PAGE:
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H - 109 : Why we have Books

Updated: Apr 10

Am reading the book “Rome and Persia – the Seven Hundred Year Rivalry” . Absolutely fabulous history of two empires who fought each other to exhaustion - only to be consumed by the emerging Muslim world in the 7th century. It occurred to me that this was also the time when bound books - as the one I hold in my hands – started to be used.

Fresco of a Roman Woman Reading a hand-held Scroll

The famous libraries in Alexandria or Pergamon kept their texts on scrolls. Bound books were not known and not in use yet. The light scrolls were stored in small boxes or piled on shelves. Always wondered how anybody found a scroll when looking for a specific writer. I guess it was all in the heads of the librarians.

Cuneiform Tablet with a Caravan Account 19th Century BC

Scrolls were a significant progress compared to the Sumer’s heavy clay tablets or the Roman wax tabs which were good for taking quick notes but not for permanent record keeping. Scrolls were made from papyrus stripes and written in ink, both invented in Egypt by 2’500 BC. The scrolls were light, hand held and tied with a short string. They were about 25 – 30 cm wide and had 20 – 30 pages, Completely adequate for the length of ancient texts. Two handles were used for longer scrolls. You did not have to unroll the entire scroll for reading.

Fresco of a Roman Couple with their Wax Tablet

In antiquity, texts were short. Antigone from Sophocles has only 11’000 words. Aeschylus four major works (the Persians, 7 against Thebes, the Suppliant Maidens and Prometheus Bound) count for 60’750 words. Galen’s 122 works on medicine account for 2.6 million words (or 21’000 per scroll). Aristoteles’ 45 works have a total of 380’000 words (about 8’500 words on average).

Fragment of Saint Paul's Epistles on a Papyrus Scroll

The Gilgamesh epos was an exception with 32’000 words, followed by Homer’s Odyssey with 134'000 and the Iliad with 193’000 words. The real exception though was the Hebrew bible (alt testament) with 306’000 words. No wonder it was rolled on two handles. It was simple too long to be on a hand-held scroll.

The Thora with two Handles was a unwieldy but ok since it stayed in the Synagogue

By around 200 AD, a new invention from India started to appear in the Mediterranean world. Indian monks compiled religious texts on folded sheets, then stitched them together with thread and cut open the folds on top and bottom. The bound pages were then put between hard backs. The book as we know was born. Makes perfect sense for lengthy religious texts.

Roman Emperor Claudius (41 - 54 AD) carrying a hand-

held Scroll with one of his Edicts in his right Hand

First, there was little use for the new technology. The scrolls did a perfect job – there was no need for change. Scrolls were easy to use and store. Scrolls had a major disadvantage though. They had no chapters, no page numbers, no indexes. They were continuously written text. As long as texts were short, this was no handicap. Over time though, society became more complex. So did the texts which increased in length. How do you handle texts as long as the Thora? For Jewish rabbis who studied the Hebrew bible all their life, this was no issue. They knew it by heart. But for everybody else, text length became a problem.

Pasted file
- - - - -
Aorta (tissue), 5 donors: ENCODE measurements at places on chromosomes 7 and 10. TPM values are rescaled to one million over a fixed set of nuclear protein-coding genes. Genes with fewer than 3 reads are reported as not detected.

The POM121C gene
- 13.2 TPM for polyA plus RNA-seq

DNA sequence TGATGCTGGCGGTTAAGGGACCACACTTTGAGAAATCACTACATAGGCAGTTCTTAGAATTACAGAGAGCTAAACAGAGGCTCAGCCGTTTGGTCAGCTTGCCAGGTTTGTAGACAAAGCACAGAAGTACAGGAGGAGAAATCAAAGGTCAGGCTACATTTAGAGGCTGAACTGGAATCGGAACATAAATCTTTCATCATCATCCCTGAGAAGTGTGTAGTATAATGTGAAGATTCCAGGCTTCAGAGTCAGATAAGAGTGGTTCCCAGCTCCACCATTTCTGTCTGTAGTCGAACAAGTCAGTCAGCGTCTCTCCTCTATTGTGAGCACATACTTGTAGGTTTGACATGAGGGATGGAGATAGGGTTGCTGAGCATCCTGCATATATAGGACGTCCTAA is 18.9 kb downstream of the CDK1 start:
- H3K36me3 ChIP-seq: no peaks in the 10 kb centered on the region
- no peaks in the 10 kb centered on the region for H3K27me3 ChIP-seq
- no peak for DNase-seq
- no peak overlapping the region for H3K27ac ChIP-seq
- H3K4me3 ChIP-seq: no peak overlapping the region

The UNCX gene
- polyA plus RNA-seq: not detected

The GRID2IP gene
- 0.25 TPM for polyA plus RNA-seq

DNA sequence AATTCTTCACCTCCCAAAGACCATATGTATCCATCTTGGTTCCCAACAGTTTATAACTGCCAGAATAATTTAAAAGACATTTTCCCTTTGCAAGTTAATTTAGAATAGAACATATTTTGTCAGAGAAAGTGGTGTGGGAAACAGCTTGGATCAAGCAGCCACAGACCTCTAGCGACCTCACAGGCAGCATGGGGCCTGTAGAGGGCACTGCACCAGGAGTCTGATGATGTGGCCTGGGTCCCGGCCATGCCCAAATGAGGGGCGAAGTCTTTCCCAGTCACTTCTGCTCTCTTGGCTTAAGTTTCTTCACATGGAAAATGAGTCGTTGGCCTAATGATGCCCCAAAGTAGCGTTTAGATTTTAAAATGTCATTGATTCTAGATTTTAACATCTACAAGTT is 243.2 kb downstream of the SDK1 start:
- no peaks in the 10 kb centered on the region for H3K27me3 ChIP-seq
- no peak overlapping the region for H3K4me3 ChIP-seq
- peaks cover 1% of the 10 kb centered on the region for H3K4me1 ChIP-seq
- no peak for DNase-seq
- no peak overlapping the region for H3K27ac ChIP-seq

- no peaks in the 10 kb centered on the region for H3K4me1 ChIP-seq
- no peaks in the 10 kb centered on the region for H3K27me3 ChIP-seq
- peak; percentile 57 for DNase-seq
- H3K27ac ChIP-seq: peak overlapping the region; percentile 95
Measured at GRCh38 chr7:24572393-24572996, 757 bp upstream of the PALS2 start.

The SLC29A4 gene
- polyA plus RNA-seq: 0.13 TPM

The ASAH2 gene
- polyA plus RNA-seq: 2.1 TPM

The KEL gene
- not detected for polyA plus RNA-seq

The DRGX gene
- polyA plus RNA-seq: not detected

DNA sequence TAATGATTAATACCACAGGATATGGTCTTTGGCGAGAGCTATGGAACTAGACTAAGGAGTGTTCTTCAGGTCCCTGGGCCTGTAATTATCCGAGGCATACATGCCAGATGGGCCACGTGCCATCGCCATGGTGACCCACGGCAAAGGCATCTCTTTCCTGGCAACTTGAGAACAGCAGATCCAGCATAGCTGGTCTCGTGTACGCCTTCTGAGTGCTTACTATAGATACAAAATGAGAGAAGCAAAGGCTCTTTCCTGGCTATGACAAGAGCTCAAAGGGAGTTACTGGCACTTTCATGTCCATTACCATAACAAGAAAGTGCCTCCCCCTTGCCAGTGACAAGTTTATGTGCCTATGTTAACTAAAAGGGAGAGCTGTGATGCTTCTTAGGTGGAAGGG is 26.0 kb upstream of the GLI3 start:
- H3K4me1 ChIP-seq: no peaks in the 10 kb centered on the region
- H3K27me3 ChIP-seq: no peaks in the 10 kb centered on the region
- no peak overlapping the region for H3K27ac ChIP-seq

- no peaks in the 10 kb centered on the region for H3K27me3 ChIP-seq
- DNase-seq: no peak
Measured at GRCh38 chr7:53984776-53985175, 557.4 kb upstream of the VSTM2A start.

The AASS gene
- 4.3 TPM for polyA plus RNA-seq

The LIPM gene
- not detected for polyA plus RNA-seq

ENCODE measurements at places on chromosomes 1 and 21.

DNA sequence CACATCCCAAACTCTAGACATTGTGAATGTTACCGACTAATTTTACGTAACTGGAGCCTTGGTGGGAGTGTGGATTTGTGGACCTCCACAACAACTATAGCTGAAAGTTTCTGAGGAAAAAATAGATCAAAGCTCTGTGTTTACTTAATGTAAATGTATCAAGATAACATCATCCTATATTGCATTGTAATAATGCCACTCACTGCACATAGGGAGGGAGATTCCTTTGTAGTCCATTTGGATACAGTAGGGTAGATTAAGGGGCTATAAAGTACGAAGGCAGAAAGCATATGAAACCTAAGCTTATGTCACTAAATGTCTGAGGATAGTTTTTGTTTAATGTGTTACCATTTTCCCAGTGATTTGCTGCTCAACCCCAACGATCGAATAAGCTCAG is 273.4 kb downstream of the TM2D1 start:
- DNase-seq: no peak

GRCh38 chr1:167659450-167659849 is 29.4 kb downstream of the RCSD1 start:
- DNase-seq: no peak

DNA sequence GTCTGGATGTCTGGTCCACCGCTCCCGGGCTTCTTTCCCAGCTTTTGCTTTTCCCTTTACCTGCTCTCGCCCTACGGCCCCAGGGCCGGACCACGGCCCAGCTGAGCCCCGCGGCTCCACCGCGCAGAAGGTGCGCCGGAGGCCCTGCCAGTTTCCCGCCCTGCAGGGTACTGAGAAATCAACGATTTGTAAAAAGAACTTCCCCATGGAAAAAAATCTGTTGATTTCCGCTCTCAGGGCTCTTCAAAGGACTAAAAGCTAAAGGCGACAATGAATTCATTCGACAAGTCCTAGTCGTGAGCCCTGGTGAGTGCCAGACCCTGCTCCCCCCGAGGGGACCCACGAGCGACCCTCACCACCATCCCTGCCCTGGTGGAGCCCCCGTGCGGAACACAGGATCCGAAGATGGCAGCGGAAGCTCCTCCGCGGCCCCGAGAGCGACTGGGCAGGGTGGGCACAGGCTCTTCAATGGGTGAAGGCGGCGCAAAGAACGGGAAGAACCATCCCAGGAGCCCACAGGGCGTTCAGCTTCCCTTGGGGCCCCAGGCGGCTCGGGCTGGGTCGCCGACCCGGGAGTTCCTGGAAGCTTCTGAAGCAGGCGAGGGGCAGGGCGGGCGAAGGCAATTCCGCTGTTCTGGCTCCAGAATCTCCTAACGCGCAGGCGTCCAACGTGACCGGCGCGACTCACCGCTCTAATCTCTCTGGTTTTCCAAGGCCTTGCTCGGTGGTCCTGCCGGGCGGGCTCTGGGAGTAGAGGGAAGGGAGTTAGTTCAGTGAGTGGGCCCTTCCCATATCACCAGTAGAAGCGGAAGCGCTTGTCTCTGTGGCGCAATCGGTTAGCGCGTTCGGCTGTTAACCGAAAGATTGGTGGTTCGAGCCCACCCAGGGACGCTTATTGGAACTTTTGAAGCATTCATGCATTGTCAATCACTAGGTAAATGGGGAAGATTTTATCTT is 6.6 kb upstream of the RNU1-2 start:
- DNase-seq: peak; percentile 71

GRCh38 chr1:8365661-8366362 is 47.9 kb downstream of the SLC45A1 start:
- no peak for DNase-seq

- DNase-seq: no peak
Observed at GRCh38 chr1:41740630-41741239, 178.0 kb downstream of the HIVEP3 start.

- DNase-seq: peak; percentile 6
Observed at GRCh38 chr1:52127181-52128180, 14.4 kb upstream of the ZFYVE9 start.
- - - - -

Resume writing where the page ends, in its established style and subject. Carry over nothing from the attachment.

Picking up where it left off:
A Page from the Book of Esther from the Codex Sinaiticus - one of our oldest Bible Texts

Over time, the problem got bigger. The bible, including the new testament, has 780’000 words. Worse, the Code of Justinian, the Roman Law, had 800’000. How do you navigate these texts? Specifically when you were a recently converted Gentile. Like the  early Christians? Or a young lawyers in far-away Africa who had to apply the new Justinian code? They needed a tool to get to the relevant part of the text. What is better than an index with the relevant page number? Search engines as we know them were still 2’000 years in the future.

Medieval Copy of the Codex of Justinian from the 16th Century

Bound books with chapters and indexes were the answer. We do not know whether the 50 bibles Emperor Constantine the Great ordered in 331 AD were written on scrolls or as bound books. They were produced by Eusebius in Caesarea – the artificial port built by King Herod. None of the 50 copies survived. The Codex Sinaiticus and the Codex Vaticanus, the two oldest bible texts we have, are probably copies of these first 50 bibles. Both are written on parchment and bound. They date from the 4th century. Within less than 200 years, people in the Mediterranean had learned how to make books.

The early Bible Text like the Book of St Mark were

still written on Scrolls

Sadly, we have no copies of these early books. Of Justinian’s Law Codex no original has survived either. But the way the text is organized let us conclude that they were bound.

A Jewish Prayer Book from 840 AD - one of the oldest

I could not have written my PhD without libraries, proper books and indexes. I remember the months I spent looking for passages to quote and research done in earlier years. It would have been years had I had to unroll scrolls. Today, the internet with its search engines delivers everything at our finger tips. I could not write my blogs without it. Information and data today is so easily available and knowhow spreads fast. It is an exponential revolution in information. An acceleration in know how. So were the first books when they arrived in 200 AD. Without the wide distribution of the Bible, we would not live in a modern society with its comforts, amenities and freedoms. The words Byblos in Greek means Book.

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